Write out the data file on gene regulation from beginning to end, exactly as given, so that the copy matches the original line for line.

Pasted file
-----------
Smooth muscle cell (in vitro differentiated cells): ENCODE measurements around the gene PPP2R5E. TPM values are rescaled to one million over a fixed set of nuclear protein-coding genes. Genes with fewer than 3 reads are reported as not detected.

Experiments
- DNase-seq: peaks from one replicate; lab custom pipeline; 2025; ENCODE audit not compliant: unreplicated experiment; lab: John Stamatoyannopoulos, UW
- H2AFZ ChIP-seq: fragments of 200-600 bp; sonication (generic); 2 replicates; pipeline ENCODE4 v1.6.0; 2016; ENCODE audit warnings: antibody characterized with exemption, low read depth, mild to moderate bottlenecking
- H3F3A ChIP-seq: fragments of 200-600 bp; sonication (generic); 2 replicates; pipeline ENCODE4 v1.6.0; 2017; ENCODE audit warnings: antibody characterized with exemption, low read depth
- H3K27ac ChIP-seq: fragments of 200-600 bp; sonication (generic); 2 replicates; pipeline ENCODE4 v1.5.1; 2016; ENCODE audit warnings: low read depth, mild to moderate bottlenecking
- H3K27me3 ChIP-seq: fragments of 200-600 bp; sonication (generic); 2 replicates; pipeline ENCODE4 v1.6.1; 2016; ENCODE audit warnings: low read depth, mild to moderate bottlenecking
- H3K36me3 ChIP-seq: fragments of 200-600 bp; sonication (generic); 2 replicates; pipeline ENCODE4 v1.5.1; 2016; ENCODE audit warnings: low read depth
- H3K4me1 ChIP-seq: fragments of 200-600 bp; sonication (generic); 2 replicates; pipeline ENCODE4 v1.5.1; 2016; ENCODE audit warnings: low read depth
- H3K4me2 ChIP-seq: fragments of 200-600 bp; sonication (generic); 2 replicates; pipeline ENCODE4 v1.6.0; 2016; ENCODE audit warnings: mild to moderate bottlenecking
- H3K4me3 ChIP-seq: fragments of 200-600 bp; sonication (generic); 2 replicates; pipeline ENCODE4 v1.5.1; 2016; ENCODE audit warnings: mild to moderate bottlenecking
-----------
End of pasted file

Smooth muscle cell (in vitro differentiated cells): ENCODE measurements around the gene PPP2R5E. TPM values are rescaled to one million over a fixed set of nuclear protein-coding genes. Genes with fewer than 3 reads are reported as not detected.

Experiments
- DNase-seq: peaks from one replicate; lab custom pipeline; 2025; ENCODE audit not compliant: unreplicated experiment; lab: John Stamatoyannopoulos, UW
- H2AFZ ChIP-seq: fragments of 200-600 bp; sonication (generic); 2 replicates; pipeline ENCODE4 v1.6.0; 2016; ENCODE audit warnings: antibody characterized with exemption, low read depth, mild to moderate bottlenecking
- H3F3A ChIP-seq: fragments of 200-600 bp; sonication (generic); 2 replicates; pipeline ENCODE4 v1.6.0; 2017; ENCODE audit warnings: antibody characterized with exemption, low read depth
- H3K27ac ChIP-seq: fragments of 200-600 bp; sonication (generic); 2 replicates; pipeline ENCODE4 v1.5.1; 2016; ENCODE audit warnings: low read depth, mild to moderate bottlenecking
- H3K27me3 ChIP-seq: fragments of 200-600 bp; sonication (generic); 2 replicates; pipeline ENCODE4 v1.6.1; 2016; ENCODE audit warnings: low read depth, mild to moderate bottlenecking
- H3K36me3 ChIP-seq: fragments of 200-600 bp; sonication (generic); 2 replicates; pipeline ENCODE4 v1.5.1; 2016; ENCODE audit warnings: low read depth
- H3K4me1 ChIP-seq: fragments of 200-600 bp; sonication (generic); 2 replicates; pipeline ENCODE4 v1.5.1; 2016; ENCODE audit warnings: low read depth
- H3K4me2 ChIP-seq: fragments of 200-600 bp; sonication (generic); 2 replicates; pipeline ENCODE4 v1.6.0; 2016; ENCODE audit warnings: mild to moderate bottlenecking
- H3K4me3 ChIP-seq: fragments of 200-600 bp; sonication (generic); 2 replicates; pipeline ENCODE4 v1.5.1; 2016; ENCODE audit warnings: mild to moderate bottlenecking